How Did Authorities Identify the Alleged Lockbit Boss?

Credit to Author: BrianKrebs| Date: Mon, 13 May 2024 11:26:27 +0000

Last week, the United States joined the U.K. and Australia in sanctioning and charging a Russian man named Dmitry Yuryevich Khoroshev as the leader of the infamous LockBit ransomware group. LockBit’s leader “LockBitSupp” claims the feds named the wrong guy, saying the charges don’t explain how they connected him to Khoroshev. This post examines the activities of Khoroshev’s many alter egos on the cybercrime forums, and tracks the career of a gifted malware author who has written and sold malicious code for the past 14 years.

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U.S. Charges Russian Man as Boss of LockBit Ransomware Group

Credit to Author: BrianKrebs| Date: Tue, 07 May 2024 17:36:14 +0000

The United States joined the United Kingdom and Australia today in sanctioning 31-year-old Russian national Dmitry Yuryevich Khoroshev as the alleged leader of the infamous ransomware group LockBit. The U.S. Department of Justice also indicted Khoroshev as the gang’s leader “LockbitSupp,” and charged him with using Lockbit to attack more than 2,000 victims and extort at least $100 million in ransomware payments.

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Man Who Mass-Extorted Psychotherapy Patients Gets Six Years

Credit to Author: BrianKrebs| Date: Tue, 30 Apr 2024 13:34:32 +0000

A 26-year-old Finnish man was sentenced to more than six years in prison today after being convicted of hacking into an online psychotherapy clinic, leaking tens of thousands of patient therapy records, and attempting to extort the clinic and patients.

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FCC Fines Major U.S. Wireless Carriers for Selling Customer Location Data

Credit to Author: BrianKrebs| Date: Mon, 29 Apr 2024 20:56:42 +0000

The U.S. Federal Communications Commission (FCC) today levied fines totaling nearly $200 million against the four major carriers — including AT&T, Sprint, T-Mobile and Verizon — for illegally sharing access to customers’ location information without consent.

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Russian FSB Counterintelligence Chief Gets 9 Years in Cybercrime Bribery Scheme

Credit to Author: BrianKrebs| Date: Mon, 22 Apr 2024 20:07:56 +0000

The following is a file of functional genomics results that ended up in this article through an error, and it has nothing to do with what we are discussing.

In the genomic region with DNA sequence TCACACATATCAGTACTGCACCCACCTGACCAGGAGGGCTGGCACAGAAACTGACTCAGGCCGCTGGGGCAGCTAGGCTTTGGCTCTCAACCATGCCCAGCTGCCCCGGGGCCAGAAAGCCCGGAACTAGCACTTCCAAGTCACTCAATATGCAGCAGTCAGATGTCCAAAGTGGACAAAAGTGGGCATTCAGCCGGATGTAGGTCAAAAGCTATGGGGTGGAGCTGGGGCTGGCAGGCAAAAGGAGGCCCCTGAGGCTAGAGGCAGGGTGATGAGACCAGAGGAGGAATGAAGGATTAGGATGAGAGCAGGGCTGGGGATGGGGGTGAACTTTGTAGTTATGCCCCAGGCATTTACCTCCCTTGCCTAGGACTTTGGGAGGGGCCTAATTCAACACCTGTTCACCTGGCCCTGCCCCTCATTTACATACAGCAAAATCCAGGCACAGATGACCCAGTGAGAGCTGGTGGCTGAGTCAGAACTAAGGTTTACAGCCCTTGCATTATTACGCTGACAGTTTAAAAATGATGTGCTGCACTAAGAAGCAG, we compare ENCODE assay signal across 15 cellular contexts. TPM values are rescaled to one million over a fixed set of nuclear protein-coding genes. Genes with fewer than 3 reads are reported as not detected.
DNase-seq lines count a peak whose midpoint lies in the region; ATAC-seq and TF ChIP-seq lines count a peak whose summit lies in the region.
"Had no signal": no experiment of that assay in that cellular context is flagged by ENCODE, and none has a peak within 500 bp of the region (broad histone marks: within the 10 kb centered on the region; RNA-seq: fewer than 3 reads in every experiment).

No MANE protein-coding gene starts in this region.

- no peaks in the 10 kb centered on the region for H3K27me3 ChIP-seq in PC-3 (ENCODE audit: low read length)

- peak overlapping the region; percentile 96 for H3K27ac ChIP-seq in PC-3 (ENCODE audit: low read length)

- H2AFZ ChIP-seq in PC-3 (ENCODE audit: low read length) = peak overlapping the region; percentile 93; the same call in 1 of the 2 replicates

The head of counterintelligence for a division of the Russian Federal Security Service (FSB) was sentenced last week to nine years in a penal colony for accepting a USD $1.7 million bribe to ignore the activities of a prolific Russian cybercrime group that hacked thousands of e-commerce websites. The protection scheme was exposed in 2022 when Russian authorities arrested six members of the group, which sold millions of stolen payment cards at flashy online shops like Trump’s Dumps.

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Who Stole 3.6M Tax Records from South Carolina?

Credit to Author: BrianKrebs| Date: Tue, 16 Apr 2024 11:26:55 +0000

For nearly a dozen years, residents of South Carolina have been kept in the dark by state and federal investigators over who was responsible for hacking into the state’s revenue department in 2012 and stealing tax and bank account information for 3.6 million people. The answer may no longer be a mystery: KrebsOnSecurity found compelling clues suggesting the intrusion was carried out by the same Russian hacking crew that stole of millions of payment card records from big box retailers like Home Depot and Target in the years that followed.

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‘The Manipulaters’ Improve Phishing, Still Fail at Opsec

Credit to Author: BrianKrebs| Date: Wed, 03 Apr 2024 13:16:25 +0000

Roughly nine years ago, KrebsOnSecurity profiled a Pakistan-based cybercrime group called “The Manipulaters,” a sprawling web hosting network of phishing and spam delivery platforms. In January 2024, The Manipulaters pleaded with this author to unpublish previous stories about their work, claiming the group had turned over a new leaf and gone legitimate. But new research suggests that while they have improved the quality of their products and services, these nitwits still fail spectacularly at hiding their illegal activities.

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Thread Hijacking: Phishes That Prey on Your Curiosity

Credit to Author: BrianKrebs| Date: Thu, 28 Mar 2024 23:56:13 +0000

Thread hijacking attacks. They happen when someone you know has their email account compromised, and you are suddenly dropped into an existing conversation between the sender and someone else. These missives draw on the recipient’s natural curiosity about being copied on a private discussion, which is modified to include a malicious link or attachment. Here’s the story of a recent thread hijacking attack in which a journalist was copied on a phishing email from the unwilling subject of a recent scoop.

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